The additional BIP373 arrived in the post today. I needed to find a space to install the extra driver within the Megasquirt casing. I decided to remove one of the large sense resistors (R38) from the heat sink to make space for the new ignition drivers.
I figured this would be okay to remove as I am only intending to use one single large injector (750cc), meaning the second injector bank won’t be used (which R38 protects).
Make sure the current system is up-to date
Install the necessary packages required to satisfy Twisted’s dependancies.
yum install wget python-devel python-zope-interface
Also install the Development Tools
yum group install “Development Tools”
Download the Twisted Framework (example location: ~/src)
Extract files and install
tar jxvf Twisted-12.1.0.tar.bz2
python setup.py install
Test the installation was successful by creating a Python test file.
Insert the following lines:
Save the file
Ctrl-X (Enter filename when prompted)
Execute the file with hopefully no errors
On a recent fresh install of CentOS 6, I discovered that SCP was not installed by default? Not too sure whats going on here as I haven’t had to manually install SCP in the past. However the problem can easily be fixed with:
yum install openssh-clients
I have been working on the ignition output of the Megasquirt today, however have ran into a few snuggles. It was briefly decided many months ago that we would initially use a Ford EDIS-4 coil-pack running a wasted-spark, combined with a VR sensor pinched from a scrap Zetec engine. Upon the initial build of Megasquirt I saw a few entries related to EDIS style ignition setups and thought nothing more as I wouldn’t have to cross that bridge until we install it in the car.
That time has now arrived haha. Upon re-reading the MegaSquirt 3 assembly documents, the EDIS setups mentioned there utilise an individual unit that is separate from the main MegaSquirt, known as the EDIS module. This module combines the tach input from the VR sensor and coil driver ignitions into a single unit. From my understandings, the module sends a tach signal to the MegaSquirt in a format similar to how Coil-Negative ignition works.
For our setup we aren’t using the EDIS module, instead I want to be able to run Direct Coil Control. Which removes the necessity of the EDIS module by connecting the VR sensor and EDIS coil directly to the megasquirt itself. Three reasons why I prefer this approach;
- I don’t have a spare EDIS module lying about.
- I want to avoid installing any extra ancillaries in the engine bay.
- The Megasquirt is capable of Direct Coil Control, so naturally I want to make use of it.
I already know that the EDIS-4 is two separate coil packs stuck together in a single unit and I already know that my Megasquirt comes included with a single coil driver. Upon further research on the Megasquirt forums I have come to the conclusion that I need to install an additional Bosch BIP373 Ignition Driver into the ECU. A quick search on Google for the Bosch part turned up on a few distributors in the UK, all of which were currently out of stock.Logged onto to DIYAutoTune where I knew they would have the part in stock, $19 total including delivery.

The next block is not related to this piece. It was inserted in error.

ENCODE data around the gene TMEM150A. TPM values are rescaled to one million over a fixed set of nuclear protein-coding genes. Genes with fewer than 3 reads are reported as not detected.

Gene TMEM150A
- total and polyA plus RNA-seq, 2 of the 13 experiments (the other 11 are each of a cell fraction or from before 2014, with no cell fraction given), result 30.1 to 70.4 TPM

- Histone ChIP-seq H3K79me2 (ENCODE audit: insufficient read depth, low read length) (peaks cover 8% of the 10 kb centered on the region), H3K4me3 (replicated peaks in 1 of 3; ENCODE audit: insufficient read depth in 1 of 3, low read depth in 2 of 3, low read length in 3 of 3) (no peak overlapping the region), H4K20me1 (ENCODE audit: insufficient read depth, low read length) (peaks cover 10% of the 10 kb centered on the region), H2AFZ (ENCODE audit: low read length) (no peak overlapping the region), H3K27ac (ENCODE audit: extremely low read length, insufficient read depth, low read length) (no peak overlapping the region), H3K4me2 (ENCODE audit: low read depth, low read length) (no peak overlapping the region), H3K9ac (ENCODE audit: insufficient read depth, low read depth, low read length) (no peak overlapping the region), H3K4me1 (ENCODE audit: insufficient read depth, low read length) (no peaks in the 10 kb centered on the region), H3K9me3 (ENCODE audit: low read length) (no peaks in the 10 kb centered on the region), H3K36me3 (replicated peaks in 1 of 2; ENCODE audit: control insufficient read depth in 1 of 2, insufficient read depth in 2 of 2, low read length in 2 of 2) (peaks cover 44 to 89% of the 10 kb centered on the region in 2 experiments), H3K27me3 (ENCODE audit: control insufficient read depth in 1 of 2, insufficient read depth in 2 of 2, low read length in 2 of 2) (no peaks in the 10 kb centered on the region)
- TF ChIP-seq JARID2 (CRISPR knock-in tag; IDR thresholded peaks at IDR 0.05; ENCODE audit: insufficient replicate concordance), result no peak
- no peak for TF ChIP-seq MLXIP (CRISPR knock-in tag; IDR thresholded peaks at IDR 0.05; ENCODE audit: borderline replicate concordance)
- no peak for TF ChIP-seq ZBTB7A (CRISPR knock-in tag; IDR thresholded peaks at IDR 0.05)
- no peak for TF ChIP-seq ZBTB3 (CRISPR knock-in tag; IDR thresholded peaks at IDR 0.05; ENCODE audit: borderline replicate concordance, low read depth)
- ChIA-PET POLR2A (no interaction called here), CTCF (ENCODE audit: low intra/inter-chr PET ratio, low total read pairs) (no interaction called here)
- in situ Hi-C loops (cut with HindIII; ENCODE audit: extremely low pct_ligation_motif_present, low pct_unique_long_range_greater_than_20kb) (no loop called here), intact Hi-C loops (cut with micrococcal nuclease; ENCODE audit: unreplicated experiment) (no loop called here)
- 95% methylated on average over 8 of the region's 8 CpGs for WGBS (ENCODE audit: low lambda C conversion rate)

In hindsight, I would of ordered the extra ignition module when I first bought the MS3 kit in summer 2011. However back then we was only going to run a ‘Fuel-only’ setup, and that was also before we decided to run a turbo. Ohh how times have changed.
I will write another post relating to installation and testing of the driver, when the parts arrive from the States.
UPDATE: Follow on post can be found here.
I was one of the lucky few to get hold of my Raspberry PI during it’s initial release earlier this year. Since then I haven’t really done much with it, apart from tinkering around with the different OS’s available for installation.
I plan to use my Pi for a future project named “open-dash” (project details coming soon), which will essentially require the Pi to boot ASAP and run a simple GUI application in fullscreen upon startup. The application will simply display statistical data and will not require the use of a keyboard or mouse.
So this weekend I have been experimenting with the different OS’s easily available to install on the Pi, from raspberrypi.org
- Raspbian “wheezy”
- Soft-float Debian “wheezy”
- Arch Linux ARM
Straight away from just looking at the list I can rule out the “Soft-float Debian Distribution”, as it is not utilising the full capacity of the Pi’s hardware by relying on software to perform tasks that instead of using the hardware that will be quicker.
1 down, 3 to go.
I propose a simple test to help me draw an initial conclusion. I will create a simple test application to be executed upon system boot, and time how long it takes until execution occurs. I will begin research into using minimal based installation images, to strip use of any unwanted packages that would be otherwise unnecessarily loaded, in effort to reduce overall boot time. Without looking at other users benchmarks, I am aiming for a sub 10 second boot time.
After trying numerous distro’s, I was struggling to find a sub-10 second boot time. Official releases of Raspbian boot in about 20 seconds, un-official stripped down releases of Raspbian claiming to be ‘minimal’, didn’t prove to be much quicker. However the official release of Arch Linux boots in near enough damn it 10 seconds, which seems to be promising. Hopefully with a little tweaking I can reduce the boot time even more by removing unnecessary services, as well as looking into a re-building a custom kernel.